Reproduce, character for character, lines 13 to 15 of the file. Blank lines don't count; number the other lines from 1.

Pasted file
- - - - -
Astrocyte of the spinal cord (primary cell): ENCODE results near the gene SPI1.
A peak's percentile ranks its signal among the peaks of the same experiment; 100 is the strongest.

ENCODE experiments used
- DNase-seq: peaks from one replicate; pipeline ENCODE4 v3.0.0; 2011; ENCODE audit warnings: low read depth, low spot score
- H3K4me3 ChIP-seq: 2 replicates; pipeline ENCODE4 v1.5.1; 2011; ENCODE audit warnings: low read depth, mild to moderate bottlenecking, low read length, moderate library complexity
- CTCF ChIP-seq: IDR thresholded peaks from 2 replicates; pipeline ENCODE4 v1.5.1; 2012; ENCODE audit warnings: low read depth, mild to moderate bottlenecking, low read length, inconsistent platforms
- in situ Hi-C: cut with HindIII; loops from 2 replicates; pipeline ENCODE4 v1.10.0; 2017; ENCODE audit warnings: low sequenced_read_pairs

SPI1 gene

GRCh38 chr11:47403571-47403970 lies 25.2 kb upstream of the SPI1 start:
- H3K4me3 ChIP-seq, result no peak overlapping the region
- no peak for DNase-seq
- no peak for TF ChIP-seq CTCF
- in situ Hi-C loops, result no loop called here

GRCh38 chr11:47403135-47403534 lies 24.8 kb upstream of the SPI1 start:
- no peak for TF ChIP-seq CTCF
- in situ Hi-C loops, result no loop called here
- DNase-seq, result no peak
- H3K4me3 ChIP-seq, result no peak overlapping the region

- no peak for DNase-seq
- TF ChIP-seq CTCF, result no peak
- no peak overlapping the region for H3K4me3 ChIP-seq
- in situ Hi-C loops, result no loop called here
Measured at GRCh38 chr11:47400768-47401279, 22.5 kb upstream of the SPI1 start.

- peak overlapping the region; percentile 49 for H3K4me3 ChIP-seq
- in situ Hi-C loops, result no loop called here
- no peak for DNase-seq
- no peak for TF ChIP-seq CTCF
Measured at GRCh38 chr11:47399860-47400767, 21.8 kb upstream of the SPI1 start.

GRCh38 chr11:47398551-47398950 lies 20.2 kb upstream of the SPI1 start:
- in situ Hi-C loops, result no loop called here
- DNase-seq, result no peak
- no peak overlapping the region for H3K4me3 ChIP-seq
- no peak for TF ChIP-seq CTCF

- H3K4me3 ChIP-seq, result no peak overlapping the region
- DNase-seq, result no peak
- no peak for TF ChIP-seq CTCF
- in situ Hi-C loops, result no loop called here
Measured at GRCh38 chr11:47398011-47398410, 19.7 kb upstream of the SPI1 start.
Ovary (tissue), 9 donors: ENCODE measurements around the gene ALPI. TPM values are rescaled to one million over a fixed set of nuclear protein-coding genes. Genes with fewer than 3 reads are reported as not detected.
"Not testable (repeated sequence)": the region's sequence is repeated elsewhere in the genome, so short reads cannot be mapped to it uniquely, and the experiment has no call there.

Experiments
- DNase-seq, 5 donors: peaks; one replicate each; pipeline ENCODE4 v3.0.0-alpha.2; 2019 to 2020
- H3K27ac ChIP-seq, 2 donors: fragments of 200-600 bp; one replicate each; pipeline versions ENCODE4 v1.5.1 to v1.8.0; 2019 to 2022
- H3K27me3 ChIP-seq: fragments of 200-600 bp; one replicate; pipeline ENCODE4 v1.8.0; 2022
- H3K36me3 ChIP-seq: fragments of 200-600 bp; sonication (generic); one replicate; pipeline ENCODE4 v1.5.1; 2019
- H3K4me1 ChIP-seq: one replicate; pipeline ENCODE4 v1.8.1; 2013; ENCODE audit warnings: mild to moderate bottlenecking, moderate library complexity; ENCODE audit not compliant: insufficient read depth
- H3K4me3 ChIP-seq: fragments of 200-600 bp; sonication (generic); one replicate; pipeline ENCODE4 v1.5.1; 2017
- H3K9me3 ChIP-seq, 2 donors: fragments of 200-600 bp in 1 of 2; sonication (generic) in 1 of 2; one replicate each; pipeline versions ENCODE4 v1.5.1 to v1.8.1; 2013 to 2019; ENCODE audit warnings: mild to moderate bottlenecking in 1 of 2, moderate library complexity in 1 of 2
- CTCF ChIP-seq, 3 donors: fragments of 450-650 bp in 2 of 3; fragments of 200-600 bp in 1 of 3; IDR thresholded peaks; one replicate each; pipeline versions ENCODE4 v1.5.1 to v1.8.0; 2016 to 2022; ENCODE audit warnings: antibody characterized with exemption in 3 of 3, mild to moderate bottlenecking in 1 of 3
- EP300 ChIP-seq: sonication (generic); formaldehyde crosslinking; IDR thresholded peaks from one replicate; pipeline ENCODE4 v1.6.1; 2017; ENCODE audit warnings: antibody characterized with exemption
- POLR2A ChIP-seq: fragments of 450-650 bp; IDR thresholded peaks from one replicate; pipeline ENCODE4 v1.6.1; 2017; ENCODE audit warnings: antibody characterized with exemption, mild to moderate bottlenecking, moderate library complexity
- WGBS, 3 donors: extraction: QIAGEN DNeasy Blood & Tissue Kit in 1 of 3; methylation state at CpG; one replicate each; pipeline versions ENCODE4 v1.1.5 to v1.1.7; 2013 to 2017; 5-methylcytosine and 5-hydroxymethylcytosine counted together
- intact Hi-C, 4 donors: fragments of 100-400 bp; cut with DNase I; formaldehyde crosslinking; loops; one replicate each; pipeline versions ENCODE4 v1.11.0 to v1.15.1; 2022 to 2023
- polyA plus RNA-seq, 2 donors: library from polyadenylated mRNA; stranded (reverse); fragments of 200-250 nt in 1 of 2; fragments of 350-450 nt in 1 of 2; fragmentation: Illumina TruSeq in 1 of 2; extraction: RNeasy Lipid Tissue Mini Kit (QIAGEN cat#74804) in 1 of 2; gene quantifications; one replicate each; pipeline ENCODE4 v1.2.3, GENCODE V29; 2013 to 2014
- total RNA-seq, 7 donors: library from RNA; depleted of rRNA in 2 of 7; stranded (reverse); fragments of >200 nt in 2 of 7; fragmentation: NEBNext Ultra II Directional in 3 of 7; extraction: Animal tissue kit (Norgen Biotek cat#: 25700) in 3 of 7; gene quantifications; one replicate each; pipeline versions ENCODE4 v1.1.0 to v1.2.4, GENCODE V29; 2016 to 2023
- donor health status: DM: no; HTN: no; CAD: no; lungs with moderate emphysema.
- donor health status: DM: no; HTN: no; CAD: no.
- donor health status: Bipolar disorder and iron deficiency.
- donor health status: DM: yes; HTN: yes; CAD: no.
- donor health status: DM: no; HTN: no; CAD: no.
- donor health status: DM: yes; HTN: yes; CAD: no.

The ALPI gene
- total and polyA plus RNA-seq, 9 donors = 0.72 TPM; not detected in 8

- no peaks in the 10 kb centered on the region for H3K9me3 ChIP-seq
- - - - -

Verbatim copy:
- in situ Hi-C loops, result no loop called here

GRCh38 chr11:47403135-47403534 lies 24.8 kb upstream of the SPI1 start:
- no peak for TF ChIP-seq CTCF